Top of mind news
- New Study Finds Restaurant Food Waste Amounts to $2 Billion in Lost Profits
- Does Instagram influence where customers dine out?
- The Rise of the Neo-Neighborhood Pizzeria
- USDA lifts 2018 beef, poultry production forecasts
Chicken production for the week ending December 1st was up 35% from the previous holiday shortened week but was flat compared to last year. On a six-week rolling average basis, chicken production was up just .2%, but the six-week rolling average of chicks placed was down 0.9% from last year (the sharpest decline since November 2015). This suggests that chicken output gains could ease heading into early 2019. Languishing U.S. chicken prices appear to have bought some international interest. October chicken exports were up 4.2% (yoy), notching the largest export total for the month since 2013, and the third best for any month on record. Strong exports are likely to persist which could support wholesale chicken prices next year.
Last week’s cattle harvest came in at a whopping 667k head, the largest kill of this year, boosting beef production 3.7% vs. the year prior. While production of this magnitude was relatively unexpected (especially for early December), it has become abundantly clear that favorable packer margins and aggressive beef demand will continue to push production schedules higher. From a global perspective, exports remain brisk, up 5.2% in October (yoy) which accounted for 13% of domestic output. Key Asian export partners, South Korea and Japan, continue to lead the pack, showing no signs of slowing. If global demand holds strong, expect beef market values to exceed expectations into early Q1.
Despite a modestly larger slaughter schedule, pork production eased last week, down .4% from last year. Aggressive forward sales, plus stellar exports continue to lend support to the USDA pork cutout value. Wholesale ham prices were up 8% and bellies were up 10% from the previous week. In spite of those weekly price gains, the pork cutout was down 14% vs 2017. Despite ongoing trade woes, October pork exports were up 2.7% (yoy) and expectations are for further growth in 2019. And lastly, African swine fever remains a key concern for China.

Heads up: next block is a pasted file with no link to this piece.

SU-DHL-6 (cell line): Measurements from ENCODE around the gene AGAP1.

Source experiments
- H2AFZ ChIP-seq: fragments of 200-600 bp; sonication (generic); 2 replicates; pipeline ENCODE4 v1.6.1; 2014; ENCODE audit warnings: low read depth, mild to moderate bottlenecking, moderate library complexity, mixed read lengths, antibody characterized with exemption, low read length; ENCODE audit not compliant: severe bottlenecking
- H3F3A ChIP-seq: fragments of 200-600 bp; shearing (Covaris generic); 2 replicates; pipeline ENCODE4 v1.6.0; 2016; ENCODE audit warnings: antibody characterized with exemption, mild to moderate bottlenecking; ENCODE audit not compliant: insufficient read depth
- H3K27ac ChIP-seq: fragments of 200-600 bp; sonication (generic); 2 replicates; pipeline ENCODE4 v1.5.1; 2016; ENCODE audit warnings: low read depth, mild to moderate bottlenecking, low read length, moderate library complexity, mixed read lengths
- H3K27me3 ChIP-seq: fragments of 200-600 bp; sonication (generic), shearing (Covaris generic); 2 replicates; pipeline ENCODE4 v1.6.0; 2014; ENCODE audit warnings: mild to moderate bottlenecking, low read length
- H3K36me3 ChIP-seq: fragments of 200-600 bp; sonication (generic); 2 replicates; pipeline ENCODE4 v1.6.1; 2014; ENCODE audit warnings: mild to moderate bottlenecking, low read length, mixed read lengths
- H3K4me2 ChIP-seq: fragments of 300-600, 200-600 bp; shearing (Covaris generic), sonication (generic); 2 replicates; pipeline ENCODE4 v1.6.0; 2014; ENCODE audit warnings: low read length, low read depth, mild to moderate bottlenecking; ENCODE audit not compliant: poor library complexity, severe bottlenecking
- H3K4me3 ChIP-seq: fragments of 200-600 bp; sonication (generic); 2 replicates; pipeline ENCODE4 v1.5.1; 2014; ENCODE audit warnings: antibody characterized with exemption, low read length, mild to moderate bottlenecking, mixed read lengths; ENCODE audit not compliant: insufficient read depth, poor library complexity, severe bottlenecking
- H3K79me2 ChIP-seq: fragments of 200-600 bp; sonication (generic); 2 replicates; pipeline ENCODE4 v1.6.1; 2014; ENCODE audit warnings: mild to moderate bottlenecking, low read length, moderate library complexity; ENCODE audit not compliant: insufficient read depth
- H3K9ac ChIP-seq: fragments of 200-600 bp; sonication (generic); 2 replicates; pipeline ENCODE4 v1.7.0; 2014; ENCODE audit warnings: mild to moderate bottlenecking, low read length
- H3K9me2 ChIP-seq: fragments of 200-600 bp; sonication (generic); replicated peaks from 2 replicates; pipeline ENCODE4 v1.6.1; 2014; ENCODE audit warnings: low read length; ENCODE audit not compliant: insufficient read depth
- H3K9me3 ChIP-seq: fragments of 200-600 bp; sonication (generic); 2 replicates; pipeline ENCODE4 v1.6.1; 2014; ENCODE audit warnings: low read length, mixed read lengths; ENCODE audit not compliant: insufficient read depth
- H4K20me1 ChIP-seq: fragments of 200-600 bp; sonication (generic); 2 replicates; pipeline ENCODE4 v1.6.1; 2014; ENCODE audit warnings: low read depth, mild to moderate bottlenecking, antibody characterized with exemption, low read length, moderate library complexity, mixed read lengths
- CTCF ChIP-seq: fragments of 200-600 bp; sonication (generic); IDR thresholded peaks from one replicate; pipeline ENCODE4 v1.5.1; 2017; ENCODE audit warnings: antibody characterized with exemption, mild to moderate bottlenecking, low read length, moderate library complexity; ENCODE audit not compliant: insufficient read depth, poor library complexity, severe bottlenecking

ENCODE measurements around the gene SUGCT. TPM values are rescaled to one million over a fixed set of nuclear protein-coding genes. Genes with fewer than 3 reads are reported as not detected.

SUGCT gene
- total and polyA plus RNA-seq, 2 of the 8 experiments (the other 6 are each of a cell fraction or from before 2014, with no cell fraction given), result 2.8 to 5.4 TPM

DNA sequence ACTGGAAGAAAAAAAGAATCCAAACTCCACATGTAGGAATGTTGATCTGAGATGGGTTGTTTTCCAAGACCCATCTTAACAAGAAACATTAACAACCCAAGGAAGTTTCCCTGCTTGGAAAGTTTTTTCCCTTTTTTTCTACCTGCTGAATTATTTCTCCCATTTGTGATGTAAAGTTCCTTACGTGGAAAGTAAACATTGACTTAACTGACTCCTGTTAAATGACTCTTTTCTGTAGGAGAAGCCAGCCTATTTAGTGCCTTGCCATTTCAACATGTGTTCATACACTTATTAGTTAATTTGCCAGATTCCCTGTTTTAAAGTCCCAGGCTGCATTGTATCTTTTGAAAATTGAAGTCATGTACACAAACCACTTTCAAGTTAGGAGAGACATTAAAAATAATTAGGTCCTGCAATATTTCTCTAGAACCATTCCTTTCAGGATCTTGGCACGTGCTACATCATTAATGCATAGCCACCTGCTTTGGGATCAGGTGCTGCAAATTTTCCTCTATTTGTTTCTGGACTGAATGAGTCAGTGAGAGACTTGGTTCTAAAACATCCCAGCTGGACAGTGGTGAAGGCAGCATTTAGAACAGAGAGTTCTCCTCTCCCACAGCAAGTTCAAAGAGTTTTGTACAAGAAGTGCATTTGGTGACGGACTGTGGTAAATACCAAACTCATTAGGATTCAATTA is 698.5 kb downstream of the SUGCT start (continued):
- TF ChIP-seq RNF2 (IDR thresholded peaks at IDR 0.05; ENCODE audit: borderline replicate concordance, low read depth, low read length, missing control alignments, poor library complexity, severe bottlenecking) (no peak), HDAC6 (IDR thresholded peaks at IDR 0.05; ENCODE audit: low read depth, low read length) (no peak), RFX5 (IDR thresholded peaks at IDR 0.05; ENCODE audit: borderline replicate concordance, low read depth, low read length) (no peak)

Snow crab imports suffered during October. For the month, the U.S. imported 18.2% less snow crab than the previous year. Further, those imports remained expensive due to the relatively tight world supply. World snow crab supplies are expected to remain relatively limited through the Alaskan Bering Sea snow crab season which could underpin the markets.
The avocado markets continue to track well below year ago levels. After the harvest stoppage in Mexico earlier this fall, production has resumed to normal levels which is putting pressure on avocado prices. The downside risk from here in the avocado markets is likely minimal, however. Harvest stoppage concerns could underpin prices at times next year. The overall lettuce supply remains limited. Romaine demand is starting to improve but it remains subpar. The greater risk in the lettuce markets is to the downside.
The kitchen sink
Higher domestic butter prices are supporting U.S. imports. During October, U.S. butter imports were up 81.9% compared to the prior year and were the largest for any month since June 2014. In October, butter exports were 75% more than the prior year and best since June 2015. Still, the U.S. was a net importer by 1.9 million pounds during the month. History hints that lower butter markets will materialize for the reminder of the year. The cheese markets remain weak due in part to high stocks. But, the downside price risk from here for cheese is likely limited due in part to export demand.
The wheat markets have been on the defensive in recent weeks as Russia continues to export strong volumes and the domestic 2019-20 crop generally improves. Speculation that Russia will limit its wheat exports this summer has generally dampened. But if they do, it could be supportive of the various wheat markets.
The EIA’s most recent weekly national average retail diesel fuel (ultra-low) price was $3.161 per gallon, the cheapest since April but still up 8.6% from a year ago. History suggests that diesel fuel prices could fall for the remainder of December.